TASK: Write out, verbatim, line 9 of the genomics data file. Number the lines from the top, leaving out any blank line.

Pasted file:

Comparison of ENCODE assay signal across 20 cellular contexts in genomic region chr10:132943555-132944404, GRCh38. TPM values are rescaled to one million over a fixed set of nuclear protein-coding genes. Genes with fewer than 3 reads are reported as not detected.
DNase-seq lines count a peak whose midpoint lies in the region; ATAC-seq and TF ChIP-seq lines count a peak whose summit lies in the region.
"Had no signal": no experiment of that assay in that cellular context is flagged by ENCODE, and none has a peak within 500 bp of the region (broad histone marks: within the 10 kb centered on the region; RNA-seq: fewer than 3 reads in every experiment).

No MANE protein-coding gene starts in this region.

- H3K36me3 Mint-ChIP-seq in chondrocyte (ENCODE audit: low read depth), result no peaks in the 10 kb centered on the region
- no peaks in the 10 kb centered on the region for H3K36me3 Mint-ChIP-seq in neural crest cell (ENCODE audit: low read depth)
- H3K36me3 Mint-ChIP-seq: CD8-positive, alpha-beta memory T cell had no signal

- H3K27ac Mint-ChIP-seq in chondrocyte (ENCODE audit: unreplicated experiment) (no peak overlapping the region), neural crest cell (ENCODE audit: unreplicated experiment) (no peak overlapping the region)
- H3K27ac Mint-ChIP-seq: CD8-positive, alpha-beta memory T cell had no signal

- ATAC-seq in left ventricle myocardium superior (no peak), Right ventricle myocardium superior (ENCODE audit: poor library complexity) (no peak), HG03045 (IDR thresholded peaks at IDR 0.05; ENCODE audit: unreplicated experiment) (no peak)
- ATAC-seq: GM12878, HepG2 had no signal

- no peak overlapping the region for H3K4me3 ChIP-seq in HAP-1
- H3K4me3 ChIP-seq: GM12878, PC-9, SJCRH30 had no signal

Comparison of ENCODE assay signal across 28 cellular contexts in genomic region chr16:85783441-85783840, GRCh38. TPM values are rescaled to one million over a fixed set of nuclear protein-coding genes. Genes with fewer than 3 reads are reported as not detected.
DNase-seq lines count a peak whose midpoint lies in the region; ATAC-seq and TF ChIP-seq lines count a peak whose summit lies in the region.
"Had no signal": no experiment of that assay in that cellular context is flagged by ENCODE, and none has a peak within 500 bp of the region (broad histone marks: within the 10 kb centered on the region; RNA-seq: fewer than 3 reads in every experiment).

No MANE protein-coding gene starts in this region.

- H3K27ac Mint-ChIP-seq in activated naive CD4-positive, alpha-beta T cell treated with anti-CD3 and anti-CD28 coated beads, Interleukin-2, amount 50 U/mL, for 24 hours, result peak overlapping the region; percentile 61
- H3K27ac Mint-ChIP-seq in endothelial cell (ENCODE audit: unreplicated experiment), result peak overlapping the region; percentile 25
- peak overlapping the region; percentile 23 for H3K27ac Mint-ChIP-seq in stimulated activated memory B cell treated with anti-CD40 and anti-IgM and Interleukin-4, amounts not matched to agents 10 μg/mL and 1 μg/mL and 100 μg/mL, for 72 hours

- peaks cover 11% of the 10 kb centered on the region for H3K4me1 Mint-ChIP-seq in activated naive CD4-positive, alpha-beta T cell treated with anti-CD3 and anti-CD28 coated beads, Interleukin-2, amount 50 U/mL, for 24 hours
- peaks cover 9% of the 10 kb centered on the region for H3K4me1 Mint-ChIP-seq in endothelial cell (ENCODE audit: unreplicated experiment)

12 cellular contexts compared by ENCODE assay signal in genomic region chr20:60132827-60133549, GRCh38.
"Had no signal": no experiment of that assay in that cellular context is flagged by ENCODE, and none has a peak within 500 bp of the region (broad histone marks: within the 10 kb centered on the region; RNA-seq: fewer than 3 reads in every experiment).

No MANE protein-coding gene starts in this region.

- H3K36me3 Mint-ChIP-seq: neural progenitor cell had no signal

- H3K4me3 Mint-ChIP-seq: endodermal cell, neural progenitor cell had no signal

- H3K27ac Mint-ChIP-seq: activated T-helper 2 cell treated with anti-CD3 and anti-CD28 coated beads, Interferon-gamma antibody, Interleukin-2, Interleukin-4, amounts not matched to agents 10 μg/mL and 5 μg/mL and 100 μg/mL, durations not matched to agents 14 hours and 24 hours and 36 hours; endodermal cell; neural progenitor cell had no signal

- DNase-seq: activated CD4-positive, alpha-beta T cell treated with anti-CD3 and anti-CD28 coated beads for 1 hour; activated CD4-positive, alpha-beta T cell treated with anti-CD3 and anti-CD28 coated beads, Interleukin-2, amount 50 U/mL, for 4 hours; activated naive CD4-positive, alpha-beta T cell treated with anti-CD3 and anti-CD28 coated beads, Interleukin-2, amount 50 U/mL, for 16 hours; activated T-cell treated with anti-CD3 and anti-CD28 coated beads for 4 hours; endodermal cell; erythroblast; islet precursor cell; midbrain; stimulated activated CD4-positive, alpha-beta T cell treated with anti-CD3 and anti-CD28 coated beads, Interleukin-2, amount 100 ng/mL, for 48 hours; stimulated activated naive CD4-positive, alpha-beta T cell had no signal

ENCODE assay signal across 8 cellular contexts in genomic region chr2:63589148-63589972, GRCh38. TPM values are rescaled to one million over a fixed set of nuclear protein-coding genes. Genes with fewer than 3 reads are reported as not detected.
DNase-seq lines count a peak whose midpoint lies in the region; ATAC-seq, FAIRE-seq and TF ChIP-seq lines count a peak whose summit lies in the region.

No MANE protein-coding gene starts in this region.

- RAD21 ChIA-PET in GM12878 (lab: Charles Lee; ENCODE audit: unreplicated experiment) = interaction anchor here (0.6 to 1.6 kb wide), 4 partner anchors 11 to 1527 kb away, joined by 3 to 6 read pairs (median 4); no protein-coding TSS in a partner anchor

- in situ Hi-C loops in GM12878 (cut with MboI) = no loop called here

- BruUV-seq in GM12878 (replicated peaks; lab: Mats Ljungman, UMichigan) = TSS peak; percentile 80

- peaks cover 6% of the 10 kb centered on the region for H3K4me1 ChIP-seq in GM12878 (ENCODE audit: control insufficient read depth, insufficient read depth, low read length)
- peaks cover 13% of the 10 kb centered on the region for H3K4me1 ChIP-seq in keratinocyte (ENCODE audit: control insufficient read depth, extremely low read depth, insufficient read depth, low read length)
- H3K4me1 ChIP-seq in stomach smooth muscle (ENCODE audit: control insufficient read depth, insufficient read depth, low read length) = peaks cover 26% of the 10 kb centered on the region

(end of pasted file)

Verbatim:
- H3K27ac Mint-ChIP-seq: CD8-positive, alpha-beta memory T cell had no signal